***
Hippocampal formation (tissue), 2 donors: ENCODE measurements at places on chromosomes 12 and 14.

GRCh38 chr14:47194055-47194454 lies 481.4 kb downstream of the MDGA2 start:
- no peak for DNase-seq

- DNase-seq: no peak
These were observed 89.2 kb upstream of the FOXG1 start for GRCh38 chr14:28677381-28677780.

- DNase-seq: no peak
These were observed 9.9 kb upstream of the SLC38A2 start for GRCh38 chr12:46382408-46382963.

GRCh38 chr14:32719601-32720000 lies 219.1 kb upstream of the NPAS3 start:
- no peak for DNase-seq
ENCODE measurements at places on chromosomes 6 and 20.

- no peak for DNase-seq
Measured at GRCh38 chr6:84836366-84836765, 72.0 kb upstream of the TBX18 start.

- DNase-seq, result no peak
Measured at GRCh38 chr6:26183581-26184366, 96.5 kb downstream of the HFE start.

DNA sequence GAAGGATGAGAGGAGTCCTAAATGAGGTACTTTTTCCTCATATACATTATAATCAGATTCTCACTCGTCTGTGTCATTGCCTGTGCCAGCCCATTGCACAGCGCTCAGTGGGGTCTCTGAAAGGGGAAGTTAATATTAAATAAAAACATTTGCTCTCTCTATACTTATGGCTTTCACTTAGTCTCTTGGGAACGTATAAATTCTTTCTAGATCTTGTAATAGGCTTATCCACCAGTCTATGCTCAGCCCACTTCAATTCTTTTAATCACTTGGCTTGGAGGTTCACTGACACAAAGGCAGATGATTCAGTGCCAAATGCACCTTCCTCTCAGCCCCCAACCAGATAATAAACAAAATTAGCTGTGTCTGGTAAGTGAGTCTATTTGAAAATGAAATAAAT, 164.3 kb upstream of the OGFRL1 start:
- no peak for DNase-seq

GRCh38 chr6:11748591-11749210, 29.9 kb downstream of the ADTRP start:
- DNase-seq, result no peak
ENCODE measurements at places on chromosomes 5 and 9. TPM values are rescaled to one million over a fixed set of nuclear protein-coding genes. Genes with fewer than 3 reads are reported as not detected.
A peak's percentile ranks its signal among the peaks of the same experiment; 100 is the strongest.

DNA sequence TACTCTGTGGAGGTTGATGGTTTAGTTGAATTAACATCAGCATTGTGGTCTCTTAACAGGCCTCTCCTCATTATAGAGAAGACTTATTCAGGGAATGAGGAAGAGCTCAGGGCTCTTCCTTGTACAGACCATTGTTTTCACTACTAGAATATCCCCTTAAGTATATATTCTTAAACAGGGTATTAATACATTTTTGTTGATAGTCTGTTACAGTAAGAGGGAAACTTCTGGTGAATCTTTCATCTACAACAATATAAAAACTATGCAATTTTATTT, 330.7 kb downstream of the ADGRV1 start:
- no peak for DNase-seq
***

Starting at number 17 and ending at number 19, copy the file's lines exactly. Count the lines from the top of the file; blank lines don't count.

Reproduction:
GRCh38 chr6:11748591-11749210, 29.9 kb downstream of the ADTRP start:
- DNase-seq, result no peak
ENCODE measurements at places on chromosomes 5 and 9. TPM values are rescaled to one million over a fixed set of nuclear protein-coding genes. Genes with fewer than 3 reads are reported as not detected.